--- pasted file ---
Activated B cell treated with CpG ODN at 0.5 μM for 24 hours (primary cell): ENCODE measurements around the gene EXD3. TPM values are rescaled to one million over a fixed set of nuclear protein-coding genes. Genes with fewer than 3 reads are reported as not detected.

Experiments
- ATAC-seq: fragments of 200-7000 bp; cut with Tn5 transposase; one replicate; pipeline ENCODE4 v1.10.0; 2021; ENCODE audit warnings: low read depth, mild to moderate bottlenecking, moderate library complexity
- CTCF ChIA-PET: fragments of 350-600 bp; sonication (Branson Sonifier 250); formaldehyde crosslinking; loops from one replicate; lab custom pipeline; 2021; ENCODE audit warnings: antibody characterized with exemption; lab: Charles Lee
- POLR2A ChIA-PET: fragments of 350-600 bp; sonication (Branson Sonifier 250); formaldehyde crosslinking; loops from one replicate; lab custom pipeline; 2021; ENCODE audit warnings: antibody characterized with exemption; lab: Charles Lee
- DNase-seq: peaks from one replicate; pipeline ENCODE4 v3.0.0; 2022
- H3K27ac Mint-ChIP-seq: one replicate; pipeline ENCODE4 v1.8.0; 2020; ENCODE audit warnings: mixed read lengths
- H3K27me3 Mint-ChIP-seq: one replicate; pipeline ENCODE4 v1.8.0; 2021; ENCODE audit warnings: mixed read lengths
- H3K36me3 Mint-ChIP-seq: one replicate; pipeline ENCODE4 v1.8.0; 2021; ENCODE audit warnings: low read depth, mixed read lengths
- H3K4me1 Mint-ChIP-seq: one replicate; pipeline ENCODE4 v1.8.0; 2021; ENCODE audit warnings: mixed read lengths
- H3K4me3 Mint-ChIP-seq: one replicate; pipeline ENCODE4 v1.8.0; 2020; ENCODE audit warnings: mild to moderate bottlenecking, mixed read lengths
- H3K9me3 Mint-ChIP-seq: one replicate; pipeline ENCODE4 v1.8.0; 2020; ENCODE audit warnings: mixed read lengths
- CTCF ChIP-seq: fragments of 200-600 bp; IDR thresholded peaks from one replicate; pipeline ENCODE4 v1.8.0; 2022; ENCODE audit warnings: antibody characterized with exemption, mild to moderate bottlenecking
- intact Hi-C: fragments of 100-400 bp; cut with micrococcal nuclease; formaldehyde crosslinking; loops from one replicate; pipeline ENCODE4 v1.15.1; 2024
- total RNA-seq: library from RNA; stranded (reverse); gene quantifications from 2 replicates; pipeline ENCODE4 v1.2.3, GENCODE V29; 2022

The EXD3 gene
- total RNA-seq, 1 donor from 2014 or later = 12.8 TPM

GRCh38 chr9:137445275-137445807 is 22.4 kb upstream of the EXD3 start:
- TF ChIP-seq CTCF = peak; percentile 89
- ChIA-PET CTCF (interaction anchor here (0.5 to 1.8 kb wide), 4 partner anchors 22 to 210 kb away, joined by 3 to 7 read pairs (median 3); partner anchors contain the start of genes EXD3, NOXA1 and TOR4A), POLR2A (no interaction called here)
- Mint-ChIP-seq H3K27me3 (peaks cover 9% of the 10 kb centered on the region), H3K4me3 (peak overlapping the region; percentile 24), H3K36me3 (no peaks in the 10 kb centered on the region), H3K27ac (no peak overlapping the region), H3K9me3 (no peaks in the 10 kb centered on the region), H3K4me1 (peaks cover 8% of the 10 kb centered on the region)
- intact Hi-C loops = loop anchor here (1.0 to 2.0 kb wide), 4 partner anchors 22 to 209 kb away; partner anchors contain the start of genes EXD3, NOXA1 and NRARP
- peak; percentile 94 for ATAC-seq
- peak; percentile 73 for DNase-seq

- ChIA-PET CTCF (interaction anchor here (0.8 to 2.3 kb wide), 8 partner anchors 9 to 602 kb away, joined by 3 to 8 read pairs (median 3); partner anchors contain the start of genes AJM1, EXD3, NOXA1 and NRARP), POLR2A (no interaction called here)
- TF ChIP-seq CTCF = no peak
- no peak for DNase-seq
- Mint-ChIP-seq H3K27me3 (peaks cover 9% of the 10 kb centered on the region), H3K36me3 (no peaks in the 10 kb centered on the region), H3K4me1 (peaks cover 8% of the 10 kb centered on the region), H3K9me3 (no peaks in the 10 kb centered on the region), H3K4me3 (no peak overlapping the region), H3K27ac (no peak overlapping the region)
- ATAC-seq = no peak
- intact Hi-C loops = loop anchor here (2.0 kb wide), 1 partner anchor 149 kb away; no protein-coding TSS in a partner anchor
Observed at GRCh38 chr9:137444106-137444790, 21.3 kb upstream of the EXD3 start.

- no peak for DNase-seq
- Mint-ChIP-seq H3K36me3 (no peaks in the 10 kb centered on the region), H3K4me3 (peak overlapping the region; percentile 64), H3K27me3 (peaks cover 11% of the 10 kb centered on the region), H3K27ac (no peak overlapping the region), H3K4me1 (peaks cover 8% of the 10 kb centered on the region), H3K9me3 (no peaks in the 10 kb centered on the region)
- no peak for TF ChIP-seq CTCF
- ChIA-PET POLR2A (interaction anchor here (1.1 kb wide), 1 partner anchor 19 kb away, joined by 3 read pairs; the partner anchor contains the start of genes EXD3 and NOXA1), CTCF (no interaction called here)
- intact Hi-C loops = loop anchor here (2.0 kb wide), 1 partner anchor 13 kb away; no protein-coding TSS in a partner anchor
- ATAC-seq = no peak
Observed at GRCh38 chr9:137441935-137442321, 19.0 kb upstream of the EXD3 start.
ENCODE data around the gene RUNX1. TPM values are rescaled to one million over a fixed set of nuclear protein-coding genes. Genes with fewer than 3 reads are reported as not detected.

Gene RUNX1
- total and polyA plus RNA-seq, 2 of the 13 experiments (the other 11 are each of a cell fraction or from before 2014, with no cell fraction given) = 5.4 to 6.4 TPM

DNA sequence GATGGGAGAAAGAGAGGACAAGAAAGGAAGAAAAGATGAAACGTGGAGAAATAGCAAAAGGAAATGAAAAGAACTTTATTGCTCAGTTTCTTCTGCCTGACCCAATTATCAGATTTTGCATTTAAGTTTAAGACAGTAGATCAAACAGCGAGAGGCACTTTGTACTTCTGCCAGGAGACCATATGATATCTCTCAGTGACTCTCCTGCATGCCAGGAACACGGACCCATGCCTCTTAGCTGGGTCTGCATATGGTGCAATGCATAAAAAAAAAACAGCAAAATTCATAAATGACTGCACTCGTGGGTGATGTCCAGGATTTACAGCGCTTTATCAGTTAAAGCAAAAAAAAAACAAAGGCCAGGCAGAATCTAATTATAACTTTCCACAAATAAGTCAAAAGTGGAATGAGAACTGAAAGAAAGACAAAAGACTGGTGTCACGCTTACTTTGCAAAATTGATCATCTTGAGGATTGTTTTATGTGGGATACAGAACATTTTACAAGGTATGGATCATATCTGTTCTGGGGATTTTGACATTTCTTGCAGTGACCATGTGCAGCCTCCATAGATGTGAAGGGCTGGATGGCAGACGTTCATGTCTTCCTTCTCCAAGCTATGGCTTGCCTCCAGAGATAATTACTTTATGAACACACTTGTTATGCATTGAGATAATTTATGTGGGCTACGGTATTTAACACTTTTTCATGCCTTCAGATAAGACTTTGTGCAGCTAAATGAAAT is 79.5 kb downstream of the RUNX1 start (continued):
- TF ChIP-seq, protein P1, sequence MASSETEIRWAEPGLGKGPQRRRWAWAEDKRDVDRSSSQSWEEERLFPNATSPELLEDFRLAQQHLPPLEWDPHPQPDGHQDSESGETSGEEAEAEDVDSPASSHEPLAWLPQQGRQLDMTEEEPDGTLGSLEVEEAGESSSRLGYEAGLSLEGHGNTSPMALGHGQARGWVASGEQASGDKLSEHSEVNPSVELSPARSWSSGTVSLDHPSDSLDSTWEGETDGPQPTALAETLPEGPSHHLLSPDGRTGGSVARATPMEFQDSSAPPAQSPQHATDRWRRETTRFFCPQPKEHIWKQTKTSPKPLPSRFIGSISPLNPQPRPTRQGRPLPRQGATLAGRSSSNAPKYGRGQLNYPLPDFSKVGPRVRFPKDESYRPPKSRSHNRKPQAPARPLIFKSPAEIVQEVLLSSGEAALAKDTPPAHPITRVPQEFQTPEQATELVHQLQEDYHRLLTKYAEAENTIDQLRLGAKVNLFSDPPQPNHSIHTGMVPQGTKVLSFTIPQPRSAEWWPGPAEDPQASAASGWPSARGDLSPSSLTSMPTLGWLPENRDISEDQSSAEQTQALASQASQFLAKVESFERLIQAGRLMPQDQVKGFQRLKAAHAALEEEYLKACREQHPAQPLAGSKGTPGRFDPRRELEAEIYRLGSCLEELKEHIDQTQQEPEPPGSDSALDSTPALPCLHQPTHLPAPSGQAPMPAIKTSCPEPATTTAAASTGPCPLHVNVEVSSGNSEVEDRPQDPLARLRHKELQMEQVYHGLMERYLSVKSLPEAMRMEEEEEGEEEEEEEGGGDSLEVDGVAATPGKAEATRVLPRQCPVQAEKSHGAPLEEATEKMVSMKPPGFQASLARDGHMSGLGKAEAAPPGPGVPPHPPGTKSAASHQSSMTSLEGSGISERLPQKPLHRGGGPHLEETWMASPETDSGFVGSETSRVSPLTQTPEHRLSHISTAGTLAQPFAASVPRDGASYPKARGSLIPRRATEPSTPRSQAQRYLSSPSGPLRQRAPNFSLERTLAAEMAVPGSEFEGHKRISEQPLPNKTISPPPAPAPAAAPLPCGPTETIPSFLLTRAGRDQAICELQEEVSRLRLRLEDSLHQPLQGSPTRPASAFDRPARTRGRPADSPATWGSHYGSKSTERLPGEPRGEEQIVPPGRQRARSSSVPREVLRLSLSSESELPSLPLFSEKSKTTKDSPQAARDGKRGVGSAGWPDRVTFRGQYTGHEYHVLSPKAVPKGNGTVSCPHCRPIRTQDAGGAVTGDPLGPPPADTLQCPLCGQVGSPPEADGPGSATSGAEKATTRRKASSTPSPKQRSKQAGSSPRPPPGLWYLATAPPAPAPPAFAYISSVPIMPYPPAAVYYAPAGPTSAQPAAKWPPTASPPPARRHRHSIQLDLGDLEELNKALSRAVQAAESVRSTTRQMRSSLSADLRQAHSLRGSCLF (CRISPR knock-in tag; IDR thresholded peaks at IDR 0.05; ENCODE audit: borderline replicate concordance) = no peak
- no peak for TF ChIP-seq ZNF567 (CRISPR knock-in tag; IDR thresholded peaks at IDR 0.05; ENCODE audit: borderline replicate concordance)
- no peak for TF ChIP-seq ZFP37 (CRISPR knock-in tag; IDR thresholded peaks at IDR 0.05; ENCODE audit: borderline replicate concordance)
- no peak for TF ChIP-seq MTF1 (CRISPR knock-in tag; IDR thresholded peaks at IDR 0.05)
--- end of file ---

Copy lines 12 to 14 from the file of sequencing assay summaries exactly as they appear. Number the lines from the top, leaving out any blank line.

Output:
- H3K9me3 Mint-ChIP-seq: one replicate; pipeline ENCODE4 v1.8.0; 2020; ENCODE audit warnings: mixed read lengths
- CTCF ChIP-seq: fragments of 200-600 bp; IDR thresholded peaks from one replicate; pipeline ENCODE4 v1.8.0; 2022; ENCODE audit warnings: antibody characterized with exemption, mild to moderate bottlenecking
- intact Hi-C: fragments of 100-400 bp; cut with micrococcal nuclease; formaldehyde crosslinking; loops from one replicate; pipeline ENCODE4 v1.15.1; 2024